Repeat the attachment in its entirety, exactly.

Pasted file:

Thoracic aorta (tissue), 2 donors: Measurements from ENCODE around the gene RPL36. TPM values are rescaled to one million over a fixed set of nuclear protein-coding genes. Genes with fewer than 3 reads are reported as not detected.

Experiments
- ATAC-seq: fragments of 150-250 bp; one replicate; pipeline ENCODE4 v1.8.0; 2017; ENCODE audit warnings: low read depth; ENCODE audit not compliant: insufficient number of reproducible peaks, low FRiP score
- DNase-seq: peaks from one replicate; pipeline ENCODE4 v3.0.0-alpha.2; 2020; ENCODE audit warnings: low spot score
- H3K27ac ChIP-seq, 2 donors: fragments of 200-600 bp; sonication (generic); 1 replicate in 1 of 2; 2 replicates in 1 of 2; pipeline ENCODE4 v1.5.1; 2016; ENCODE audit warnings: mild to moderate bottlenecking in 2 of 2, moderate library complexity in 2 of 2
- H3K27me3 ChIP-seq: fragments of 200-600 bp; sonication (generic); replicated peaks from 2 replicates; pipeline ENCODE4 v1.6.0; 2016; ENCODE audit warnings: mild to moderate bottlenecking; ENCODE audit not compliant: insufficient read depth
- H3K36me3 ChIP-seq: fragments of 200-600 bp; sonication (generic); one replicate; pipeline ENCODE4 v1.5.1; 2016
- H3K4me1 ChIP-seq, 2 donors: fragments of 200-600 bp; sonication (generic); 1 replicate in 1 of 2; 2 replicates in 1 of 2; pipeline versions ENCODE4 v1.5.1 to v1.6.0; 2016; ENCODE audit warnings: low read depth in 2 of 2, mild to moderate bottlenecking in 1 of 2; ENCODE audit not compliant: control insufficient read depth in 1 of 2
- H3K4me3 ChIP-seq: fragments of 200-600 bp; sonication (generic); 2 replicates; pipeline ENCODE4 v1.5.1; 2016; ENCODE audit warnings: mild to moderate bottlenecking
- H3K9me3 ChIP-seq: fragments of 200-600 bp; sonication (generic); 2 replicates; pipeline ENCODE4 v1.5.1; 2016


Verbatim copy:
Thoracic aorta (tissue), 2 donors: Measurements from ENCODE around the gene RPL36. TPM values are rescaled to one million over a fixed set of nuclear protein-coding genes. Genes with fewer than 3 reads are reported as not detected.

Experiments
- ATAC-seq: fragments of 150-250 bp; one replicate; pipeline ENCODE4 v1.8.0; 2017; ENCODE audit warnings: low read depth; ENCODE audit not compliant: insufficient number of reproducible peaks, low FRiP score
- DNase-seq: peaks from one replicate; pipeline ENCODE4 v3.0.0-alpha.2; 2020; ENCODE audit warnings: low spot score
- H3K27ac ChIP-seq, 2 donors: fragments of 200-600 bp; sonication (generic); 1 replicate in 1 of 2; 2 replicates in 1 of 2; pipeline ENCODE4 v1.5.1; 2016; ENCODE audit warnings: mild to moderate bottlenecking in 2 of 2, moderate library complexity in 2 of 2
- H3K27me3 ChIP-seq: fragments of 200-600 bp; sonication (generic); replicated peaks from 2 replicates; pipeline ENCODE4 v1.6.0; 2016; ENCODE audit warnings: mild to moderate bottlenecking; ENCODE audit not compliant: insufficient read depth
- H3K36me3 ChIP-seq: fragments of 200-600 bp; sonication (generic); one replicate; pipeline ENCODE4 v1.5.1; 2016
- H3K4me1 ChIP-seq, 2 donors: fragments of 200-600 bp; sonication (generic); 1 replicate in 1 of 2; 2 replicates in 1 of 2; pipeline versions ENCODE4 v1.5.1 to v1.6.0; 2016; ENCODE audit warnings: low read depth in 2 of 2, mild to moderate bottlenecking in 1 of 2; ENCODE audit not compliant: control insufficient read depth in 1 of 2
- H3K4me3 ChIP-seq: fragments of 200-600 bp; sonication (generic); 2 replicates; pipeline ENCODE4 v1.5.1; 2016; ENCODE audit warnings: mild to moderate bottlenecking
- H3K9me3 ChIP-seq: fragments of 200-600 bp; sonication (generic); 2 replicates; pipeline ENCODE4 v1.5.1; 2016